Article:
2.3.Source of Student Finance

The undergraduate students inUK have, since 1998, been contributing their tuition £1,000annually, after which it rose to £1,150 from 2004. This was mostlydependent on the ability of the parent or guardian. The threshold ofparental contribution has been increased since 1998 to exclude manystudents from contributing in payment of their fees[ CITATION Cal01 l 1033 ].Also, since 1998, the maintenance grants were phased out forstudents, and student loans become the major form of funding forfull-time students. This also saw the changes in repayment systemfrom mortgage style toincome contingent mode that was linked to the income of the studentafter graduation. However, since 1999, the student loans havesubstantially improved, with bursaries for disadvantaged studentsbeing introduced since 2000s[ CITATION Low09 l 1033 ].Also, the part-time students on low income have been able to accessfinancial help through loans, student support and remission fees.

3.0.Sampling

Sampling is the process oftaking a part of a large population to act as a representative fromwhich the inferences are drawn. The current study used the two-stagestratified and random sampling methods. The first stage entailedselection of institutions of higher learning. The second stageentailed getting random samples of participant students andrequesting for their consent through sending to them forms to filland send them back. A sample of students was chosen from those whofilled and returned the forms. Out of the all the students contacted,only 3,430 were chosen to participate in the survey.

One major drawback in choosingthe sample was the difficult-to-reach students, especially those whowere in part-time programs. This implied vulnerability of bias tofull-time students as opposed to taking a representative sample thatcloser to if not 50-50 percent basis. Zhang and Mingfang (2014)noted that random may be misleading in representation of the overallpopulation. Their argued that this is particularly disadvantageouswhere the area of study is large. Hence, the current research may bevulnerable to these challenges since it covers extensive studentpopulation across UK.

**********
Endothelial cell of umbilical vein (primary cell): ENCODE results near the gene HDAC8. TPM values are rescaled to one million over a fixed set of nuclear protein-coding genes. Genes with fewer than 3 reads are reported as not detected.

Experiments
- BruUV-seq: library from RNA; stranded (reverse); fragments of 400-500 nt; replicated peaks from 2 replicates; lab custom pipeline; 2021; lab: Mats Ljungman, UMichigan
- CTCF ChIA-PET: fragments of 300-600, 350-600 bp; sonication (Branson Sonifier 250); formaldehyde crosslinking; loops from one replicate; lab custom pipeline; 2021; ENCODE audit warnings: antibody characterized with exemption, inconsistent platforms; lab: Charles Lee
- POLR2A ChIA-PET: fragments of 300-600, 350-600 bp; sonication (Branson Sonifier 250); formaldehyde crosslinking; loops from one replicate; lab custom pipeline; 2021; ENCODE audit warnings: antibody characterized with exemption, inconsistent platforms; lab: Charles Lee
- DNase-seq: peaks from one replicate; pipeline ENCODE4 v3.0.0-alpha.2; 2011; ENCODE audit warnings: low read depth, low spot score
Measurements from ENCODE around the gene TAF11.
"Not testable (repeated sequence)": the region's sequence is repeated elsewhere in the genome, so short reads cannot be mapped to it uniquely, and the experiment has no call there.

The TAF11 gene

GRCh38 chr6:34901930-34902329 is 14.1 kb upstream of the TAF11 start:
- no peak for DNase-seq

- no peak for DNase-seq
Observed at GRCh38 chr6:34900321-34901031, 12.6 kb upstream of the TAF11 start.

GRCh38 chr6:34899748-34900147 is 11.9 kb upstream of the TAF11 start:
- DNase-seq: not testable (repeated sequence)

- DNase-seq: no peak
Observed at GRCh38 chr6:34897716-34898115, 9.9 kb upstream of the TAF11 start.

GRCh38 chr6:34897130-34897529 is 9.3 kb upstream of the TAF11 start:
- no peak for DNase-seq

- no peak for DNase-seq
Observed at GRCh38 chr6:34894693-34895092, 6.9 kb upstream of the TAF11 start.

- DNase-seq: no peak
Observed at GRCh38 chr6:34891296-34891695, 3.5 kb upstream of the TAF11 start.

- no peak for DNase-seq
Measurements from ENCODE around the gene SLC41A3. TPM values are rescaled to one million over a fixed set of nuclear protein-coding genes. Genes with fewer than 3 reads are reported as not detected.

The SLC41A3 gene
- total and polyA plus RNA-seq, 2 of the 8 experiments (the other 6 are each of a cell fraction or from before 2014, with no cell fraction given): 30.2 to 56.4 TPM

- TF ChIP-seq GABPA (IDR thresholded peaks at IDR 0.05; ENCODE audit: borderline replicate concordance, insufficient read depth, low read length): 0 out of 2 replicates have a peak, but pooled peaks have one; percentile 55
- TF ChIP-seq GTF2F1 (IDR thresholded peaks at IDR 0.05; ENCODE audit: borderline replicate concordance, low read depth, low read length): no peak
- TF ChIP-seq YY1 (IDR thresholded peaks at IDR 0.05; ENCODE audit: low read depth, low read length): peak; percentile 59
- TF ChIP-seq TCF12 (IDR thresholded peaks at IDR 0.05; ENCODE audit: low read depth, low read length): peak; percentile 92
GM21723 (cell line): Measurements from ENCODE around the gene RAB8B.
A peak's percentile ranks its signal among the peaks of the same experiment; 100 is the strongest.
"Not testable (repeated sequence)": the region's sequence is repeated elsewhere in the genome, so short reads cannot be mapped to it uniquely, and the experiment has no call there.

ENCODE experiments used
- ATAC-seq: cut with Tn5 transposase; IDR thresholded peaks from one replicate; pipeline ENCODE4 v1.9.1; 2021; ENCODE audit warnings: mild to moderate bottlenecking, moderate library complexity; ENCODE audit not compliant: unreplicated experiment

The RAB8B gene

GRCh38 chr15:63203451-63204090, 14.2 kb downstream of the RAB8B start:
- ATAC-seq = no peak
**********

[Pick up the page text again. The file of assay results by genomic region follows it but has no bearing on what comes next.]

4.0.Data Collection

Data was collected throughface-to-face interviews supplemented by 14-day spending diary thatprovided estimates for the selected expenditure items. This was doneon papers and collected by the interviewer. The participant studentswere also given the option of filling their spending diary online.This was followed by the extensive survey of family resources.

4.0.Results4.1.Descriptive Analysis

SPSS was used to conduct theanalysis. The sample comprised of 3430 students. In this paper, bothqualitative and quantitative data was used in the analysis and theresults presented in the graphs below.

4.1.1.Summary of Family Situation

The analysis of familysituation sought to determine whether a student was living with thefamily parents during term time.

Table 4.1:Family Situation

If lives with parents during term-time

Yes

No

Count

Count

Family situation summary

1

4

454

2

7

190

3

20

425

4

680

1650

It can be seen from the Table4.1 that the number of students living with their parents varied,where the SPSS value 1 had 458 students, 4 lived with their parentsand 454 do not live with their parents, 2 had 197 students, 7 livedwith their parent while 190 did not, 3 had 445 20 lived with theirparents while 425 did not and 4 had 2330, 680 lived with theirparents while 1650 did not students.

Figure 4.1: FamilySituation

The figure 4.1 shows that thegreatest number of students were living with independently free oftheir parents.

4.1.2.Trends in Total Yearly Living Costs

Theresponses to trends yearly living costs were analyzed and frequencydistribution chart showing the distribution ranges is presented inFigure 2 below.

Figure 4.2: FrequencyDistribution Graph for Estimated Yearly Living Costs